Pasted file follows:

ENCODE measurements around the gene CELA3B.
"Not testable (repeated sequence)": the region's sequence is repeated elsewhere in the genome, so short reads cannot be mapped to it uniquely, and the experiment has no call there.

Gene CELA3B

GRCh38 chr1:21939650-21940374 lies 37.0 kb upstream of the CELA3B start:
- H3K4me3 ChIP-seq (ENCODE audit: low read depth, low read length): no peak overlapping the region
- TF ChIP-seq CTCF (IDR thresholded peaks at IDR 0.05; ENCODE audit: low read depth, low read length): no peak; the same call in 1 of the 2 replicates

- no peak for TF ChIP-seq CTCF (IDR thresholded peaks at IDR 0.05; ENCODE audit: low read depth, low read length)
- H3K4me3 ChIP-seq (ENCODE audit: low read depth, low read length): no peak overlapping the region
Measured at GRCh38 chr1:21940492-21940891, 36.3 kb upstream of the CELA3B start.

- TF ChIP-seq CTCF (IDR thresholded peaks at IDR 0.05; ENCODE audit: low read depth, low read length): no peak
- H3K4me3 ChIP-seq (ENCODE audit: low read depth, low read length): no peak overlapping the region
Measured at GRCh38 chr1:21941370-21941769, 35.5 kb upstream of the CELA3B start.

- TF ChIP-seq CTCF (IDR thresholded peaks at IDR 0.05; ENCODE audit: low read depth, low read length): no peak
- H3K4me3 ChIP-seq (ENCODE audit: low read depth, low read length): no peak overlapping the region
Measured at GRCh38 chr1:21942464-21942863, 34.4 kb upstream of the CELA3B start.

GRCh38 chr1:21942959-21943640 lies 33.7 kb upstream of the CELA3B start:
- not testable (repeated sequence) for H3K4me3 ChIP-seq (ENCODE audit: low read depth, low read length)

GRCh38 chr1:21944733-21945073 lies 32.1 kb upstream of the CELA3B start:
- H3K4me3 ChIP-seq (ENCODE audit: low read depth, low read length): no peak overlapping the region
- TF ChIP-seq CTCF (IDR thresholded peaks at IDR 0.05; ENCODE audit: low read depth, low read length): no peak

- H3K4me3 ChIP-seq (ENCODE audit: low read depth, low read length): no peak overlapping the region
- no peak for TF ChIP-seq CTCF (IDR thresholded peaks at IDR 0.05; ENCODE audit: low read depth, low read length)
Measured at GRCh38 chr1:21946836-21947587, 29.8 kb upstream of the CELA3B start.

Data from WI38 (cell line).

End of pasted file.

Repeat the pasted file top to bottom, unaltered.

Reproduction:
ENCODE measurements around the gene CELA3B.
"Not testable (repeated sequence)": the region's sequence is repeated elsewhere in the genome, so short reads cannot be mapped to it uniquely, and the experiment has no call there.

Gene CELA3B

GRCh38 chr1:21939650-21940374 lies 37.0 kb upstream of the CELA3B start:
- H3K4me3 ChIP-seq (ENCODE audit: low read depth, low read length): no peak overlapping the region
- TF ChIP-seq CTCF (IDR thresholded peaks at IDR 0.05; ENCODE audit: low read depth, low read length): no peak; the same call in 1 of the 2 replicates

- no peak for TF ChIP-seq CTCF (IDR thresholded peaks at IDR 0.05; ENCODE audit: low read depth, low read length)
- H3K4me3 ChIP-seq (ENCODE audit: low read depth, low read length): no peak overlapping the region
Measured at GRCh38 chr1:21940492-21940891, 36.3 kb upstream of the CELA3B start.

- TF ChIP-seq CTCF (IDR thresholded peaks at IDR 0.05; ENCODE audit: low read depth, low read length): no peak
- H3K4me3 ChIP-seq (ENCODE audit: low read depth, low read length): no peak overlapping the region
Measured at GRCh38 chr1:21941370-21941769, 35.5 kb upstream of the CELA3B start.

- TF ChIP-seq CTCF (IDR thresholded peaks at IDR 0.05; ENCODE audit: low read depth, low read length): no peak
- H3K4me3 ChIP-seq (ENCODE audit: low read depth, low read length): no peak overlapping the region
Measured at GRCh38 chr1:21942464-21942863, 34.4 kb upstream of the CELA3B start.

GRCh38 chr1:21942959-21943640 lies 33.7 kb upstream of the CELA3B start:
- not testable (repeated sequence) for H3K4me3 ChIP-seq (ENCODE audit: low read depth, low read length)

GRCh38 chr1:21944733-21945073 lies 32.1 kb upstream of the CELA3B start:
- H3K4me3 ChIP-seq (ENCODE audit: low read depth, low read length): no peak overlapping the region
- TF ChIP-seq CTCF (IDR thresholded peaks at IDR 0.05; ENCODE audit: low read depth, low read length): no peak

- H3K4me3 ChIP-seq (ENCODE audit: low read depth, low read length): no peak overlapping the region
- no peak for TF ChIP-seq CTCF (IDR thresholded peaks at IDR 0.05; ENCODE audit: low read depth, low read length)
Measured at GRCh38 chr1:21946836-21947587, 29.8 kb upstream of the CELA3B start.

Data from WI38 (cell line).